Green Washing

Greenwashing takes many forms; it is defined an a superficial attempt to make oneself or one’s organization appear more environmentally conscious. Companies and businesses try to Greenwash their products and policies, as goes the common assessment. However, what are some examples of political Greenwashing?

Take a look at the Wikipedia page documenting Renewable Energy in the People’s Republic of China. While you’re there, try to find the words “Three Gorges Dam.” They’re present, right underneath a fish-eye shot of the churning outlet of the most massive hydroelectric project in the history of human industrial development. So why are they nowhere else in the article? It’s hard to say, but the editors did include this fascinating paragraph.

“On April 6, 2007 the Gansu Dang River Hydropower Project[8] was registered as a Clean Development Mechanism (CDM) project in accordance with the requirements of Kyoto Protocol to the United Nations Framework Convention on Climate Change. The project consists of the construction and operation of eight run-of-river hydropower plants providing total capacity of 35.4 GW, which will generate an average of 224 GWh/year. The power generated by the project, which is located in Dang Town, Subei Mongolian Autonomous County, Gansu Province, China, and which was certified by the National Development and Reform Commission (NDRC) to be in compliance with the “Measures for the Operation and Management of Clean Development Mechanism Projects in China”, will be sold to the Gansu power grid which is part of the China Northwest Regional Power Grid (NWPG), thereby displacing equivalent amounts of electricity generated by the current mix of power sold to the NWPG. The developer of the Gansu Dang River Hydropower Project, which started construction on November 1, 2004, is the Jiayuguan City Tongyuan Hydropower Co., Ltd. The Letter of Approval of the NDRC permits the Jiayuguan City Tongyuan Hydropower Co., Ltd. to transfer to Japan Carbon Finance, Ltd., an entity approved by the government of Japan no more than 1.2 megatons of carbon dioxide emissions in total Certified Emission Reductions (CERs) over the seven-year period beginning on May 1, 2007 and ending on April 30, 2014.[9] ”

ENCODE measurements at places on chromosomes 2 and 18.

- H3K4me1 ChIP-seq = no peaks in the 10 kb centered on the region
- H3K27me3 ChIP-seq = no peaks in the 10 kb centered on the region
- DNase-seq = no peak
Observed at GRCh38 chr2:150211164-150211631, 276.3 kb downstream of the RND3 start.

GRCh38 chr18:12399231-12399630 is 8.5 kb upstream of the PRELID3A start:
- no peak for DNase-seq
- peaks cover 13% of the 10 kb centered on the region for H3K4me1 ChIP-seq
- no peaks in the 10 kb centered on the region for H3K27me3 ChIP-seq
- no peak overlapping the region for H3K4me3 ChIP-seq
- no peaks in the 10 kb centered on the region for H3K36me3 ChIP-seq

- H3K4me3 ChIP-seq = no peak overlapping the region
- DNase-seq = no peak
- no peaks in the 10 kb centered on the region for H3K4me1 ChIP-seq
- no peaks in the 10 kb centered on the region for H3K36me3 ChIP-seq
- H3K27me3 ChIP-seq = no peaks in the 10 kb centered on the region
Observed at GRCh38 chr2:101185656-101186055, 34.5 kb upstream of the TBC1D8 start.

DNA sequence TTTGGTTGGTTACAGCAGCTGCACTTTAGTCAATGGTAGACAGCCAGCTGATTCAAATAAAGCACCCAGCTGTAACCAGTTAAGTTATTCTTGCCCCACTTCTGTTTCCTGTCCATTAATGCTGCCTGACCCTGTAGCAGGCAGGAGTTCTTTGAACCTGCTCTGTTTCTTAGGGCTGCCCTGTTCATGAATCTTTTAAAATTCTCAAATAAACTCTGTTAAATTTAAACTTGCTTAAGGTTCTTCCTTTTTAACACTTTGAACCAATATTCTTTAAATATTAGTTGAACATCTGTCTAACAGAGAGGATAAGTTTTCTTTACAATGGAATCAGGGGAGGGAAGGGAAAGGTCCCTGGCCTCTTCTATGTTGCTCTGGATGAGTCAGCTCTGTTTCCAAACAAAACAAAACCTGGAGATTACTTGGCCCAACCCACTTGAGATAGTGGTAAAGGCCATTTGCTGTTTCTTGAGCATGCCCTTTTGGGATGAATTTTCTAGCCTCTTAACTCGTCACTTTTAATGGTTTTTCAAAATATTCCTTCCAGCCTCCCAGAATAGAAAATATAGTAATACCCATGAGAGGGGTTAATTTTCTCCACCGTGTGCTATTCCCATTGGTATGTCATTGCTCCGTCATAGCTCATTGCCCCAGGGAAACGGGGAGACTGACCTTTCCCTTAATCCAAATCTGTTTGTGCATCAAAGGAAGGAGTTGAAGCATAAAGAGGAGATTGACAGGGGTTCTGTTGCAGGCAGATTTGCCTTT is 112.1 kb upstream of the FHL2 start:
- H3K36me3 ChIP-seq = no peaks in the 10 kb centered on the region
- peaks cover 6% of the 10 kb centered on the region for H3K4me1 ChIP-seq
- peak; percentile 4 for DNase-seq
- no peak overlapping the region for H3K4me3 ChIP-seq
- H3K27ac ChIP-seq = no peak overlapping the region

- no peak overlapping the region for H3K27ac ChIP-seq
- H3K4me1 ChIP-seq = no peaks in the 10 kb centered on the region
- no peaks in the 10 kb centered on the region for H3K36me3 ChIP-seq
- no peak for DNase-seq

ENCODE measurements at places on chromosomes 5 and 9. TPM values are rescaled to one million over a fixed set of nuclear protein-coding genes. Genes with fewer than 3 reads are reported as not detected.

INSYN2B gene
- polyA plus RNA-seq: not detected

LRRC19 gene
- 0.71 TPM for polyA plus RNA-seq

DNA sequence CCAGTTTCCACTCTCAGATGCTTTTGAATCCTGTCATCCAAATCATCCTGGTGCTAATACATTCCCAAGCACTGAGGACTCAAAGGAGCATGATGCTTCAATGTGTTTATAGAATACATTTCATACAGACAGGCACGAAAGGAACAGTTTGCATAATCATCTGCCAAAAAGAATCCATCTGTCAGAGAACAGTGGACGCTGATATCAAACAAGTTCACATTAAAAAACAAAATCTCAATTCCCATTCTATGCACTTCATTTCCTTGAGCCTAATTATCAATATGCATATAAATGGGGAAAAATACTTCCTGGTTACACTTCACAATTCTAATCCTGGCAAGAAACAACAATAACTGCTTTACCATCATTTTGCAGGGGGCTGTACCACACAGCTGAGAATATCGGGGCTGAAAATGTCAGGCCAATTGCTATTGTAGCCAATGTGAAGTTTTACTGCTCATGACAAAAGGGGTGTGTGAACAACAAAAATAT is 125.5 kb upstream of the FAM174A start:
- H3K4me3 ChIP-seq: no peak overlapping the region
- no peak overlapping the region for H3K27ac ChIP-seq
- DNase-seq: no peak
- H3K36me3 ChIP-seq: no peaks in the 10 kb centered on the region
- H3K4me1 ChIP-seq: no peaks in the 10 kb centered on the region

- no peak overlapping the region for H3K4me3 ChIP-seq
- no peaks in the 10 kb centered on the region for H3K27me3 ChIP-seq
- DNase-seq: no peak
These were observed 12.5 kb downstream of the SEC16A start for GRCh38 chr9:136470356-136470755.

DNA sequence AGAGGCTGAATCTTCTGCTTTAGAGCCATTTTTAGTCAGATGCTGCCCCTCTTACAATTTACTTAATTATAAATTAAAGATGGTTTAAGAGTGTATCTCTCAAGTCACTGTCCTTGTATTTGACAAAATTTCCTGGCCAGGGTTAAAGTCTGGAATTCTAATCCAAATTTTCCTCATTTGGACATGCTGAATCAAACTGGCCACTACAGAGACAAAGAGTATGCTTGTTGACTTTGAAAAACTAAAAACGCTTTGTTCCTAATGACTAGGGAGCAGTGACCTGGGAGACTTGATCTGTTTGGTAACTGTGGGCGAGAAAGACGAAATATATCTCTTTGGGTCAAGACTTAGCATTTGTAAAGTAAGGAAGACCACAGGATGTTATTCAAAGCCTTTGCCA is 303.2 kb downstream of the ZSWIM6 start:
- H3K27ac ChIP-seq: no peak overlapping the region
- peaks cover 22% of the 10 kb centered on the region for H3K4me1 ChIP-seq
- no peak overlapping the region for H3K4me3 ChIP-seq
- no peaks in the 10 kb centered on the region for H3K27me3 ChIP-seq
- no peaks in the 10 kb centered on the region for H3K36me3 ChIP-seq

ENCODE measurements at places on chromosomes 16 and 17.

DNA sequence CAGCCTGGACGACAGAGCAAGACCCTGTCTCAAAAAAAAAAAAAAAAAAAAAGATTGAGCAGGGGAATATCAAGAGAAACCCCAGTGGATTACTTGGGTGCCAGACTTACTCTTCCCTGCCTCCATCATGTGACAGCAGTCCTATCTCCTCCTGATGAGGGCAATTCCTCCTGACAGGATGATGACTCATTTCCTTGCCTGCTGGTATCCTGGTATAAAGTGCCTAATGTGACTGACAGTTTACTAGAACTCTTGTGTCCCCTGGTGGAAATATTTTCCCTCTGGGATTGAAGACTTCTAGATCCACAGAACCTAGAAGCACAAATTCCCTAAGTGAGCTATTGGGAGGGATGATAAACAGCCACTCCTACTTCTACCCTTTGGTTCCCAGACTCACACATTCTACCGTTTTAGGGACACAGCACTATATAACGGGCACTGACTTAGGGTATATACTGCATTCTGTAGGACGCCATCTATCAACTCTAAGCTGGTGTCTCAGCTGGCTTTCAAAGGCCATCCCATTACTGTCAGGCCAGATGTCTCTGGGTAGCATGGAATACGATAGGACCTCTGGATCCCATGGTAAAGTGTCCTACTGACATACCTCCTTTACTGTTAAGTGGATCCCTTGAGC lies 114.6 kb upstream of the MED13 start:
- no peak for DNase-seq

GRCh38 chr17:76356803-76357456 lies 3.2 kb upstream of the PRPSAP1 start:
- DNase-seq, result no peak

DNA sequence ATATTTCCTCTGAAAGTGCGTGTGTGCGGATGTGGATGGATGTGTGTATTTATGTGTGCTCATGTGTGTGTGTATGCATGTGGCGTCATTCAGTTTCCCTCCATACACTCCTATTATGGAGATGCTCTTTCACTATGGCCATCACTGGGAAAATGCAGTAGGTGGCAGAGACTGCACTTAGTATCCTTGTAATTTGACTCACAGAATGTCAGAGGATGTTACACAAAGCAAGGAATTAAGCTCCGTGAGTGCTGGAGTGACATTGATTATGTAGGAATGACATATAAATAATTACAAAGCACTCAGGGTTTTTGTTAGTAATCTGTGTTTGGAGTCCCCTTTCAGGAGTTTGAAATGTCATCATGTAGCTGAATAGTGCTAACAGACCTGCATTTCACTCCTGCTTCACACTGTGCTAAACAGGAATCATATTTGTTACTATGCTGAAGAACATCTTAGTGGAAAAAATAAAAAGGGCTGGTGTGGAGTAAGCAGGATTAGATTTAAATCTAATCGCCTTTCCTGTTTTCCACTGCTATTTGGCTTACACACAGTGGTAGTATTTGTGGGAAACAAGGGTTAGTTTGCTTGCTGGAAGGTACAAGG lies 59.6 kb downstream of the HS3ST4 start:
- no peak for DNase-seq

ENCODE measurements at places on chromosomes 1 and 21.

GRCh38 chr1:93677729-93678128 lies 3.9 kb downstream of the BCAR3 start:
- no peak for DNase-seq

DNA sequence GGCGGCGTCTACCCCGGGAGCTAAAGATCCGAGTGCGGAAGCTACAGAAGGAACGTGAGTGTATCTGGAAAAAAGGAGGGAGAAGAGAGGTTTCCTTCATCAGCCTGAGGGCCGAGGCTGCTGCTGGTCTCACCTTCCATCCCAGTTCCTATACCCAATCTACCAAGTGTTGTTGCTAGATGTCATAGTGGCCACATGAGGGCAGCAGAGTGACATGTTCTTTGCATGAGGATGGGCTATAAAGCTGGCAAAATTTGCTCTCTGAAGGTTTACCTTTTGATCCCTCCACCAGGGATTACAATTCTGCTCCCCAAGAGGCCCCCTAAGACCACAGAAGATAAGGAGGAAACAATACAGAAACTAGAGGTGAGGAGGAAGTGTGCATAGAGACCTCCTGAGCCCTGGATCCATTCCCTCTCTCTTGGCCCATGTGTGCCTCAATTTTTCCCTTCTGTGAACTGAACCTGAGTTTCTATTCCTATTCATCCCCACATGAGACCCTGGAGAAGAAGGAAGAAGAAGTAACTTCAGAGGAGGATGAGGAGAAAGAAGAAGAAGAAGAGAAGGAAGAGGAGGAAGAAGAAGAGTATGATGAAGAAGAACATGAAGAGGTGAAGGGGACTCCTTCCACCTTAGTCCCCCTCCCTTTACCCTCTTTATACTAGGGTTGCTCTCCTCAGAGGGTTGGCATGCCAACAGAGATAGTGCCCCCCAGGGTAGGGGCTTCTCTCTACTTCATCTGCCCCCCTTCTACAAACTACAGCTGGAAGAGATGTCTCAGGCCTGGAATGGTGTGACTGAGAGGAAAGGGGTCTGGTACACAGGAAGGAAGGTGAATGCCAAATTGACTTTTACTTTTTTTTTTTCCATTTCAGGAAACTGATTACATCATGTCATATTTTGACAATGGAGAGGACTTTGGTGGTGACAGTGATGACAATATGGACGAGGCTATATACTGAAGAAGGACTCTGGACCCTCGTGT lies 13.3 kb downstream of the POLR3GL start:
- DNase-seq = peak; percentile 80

Notice how many time this paragraph mentions foreign governments’ approvals of this particular Chinese industrial development. Undoubtedly the author wished to emphasize China’s technological developments and not its environmental developments, such as the recent environmental problems linked to the construction of Three Gorges Dam.

I wish greenwashing weren’t necessary. I wish that companies and governments could be honestly environmentally conscious without even having to talk about. It would make my job, and the jobs of a lot of environmentalists, a lot easier.

Most of all, I wish someone would update Wikipedia.

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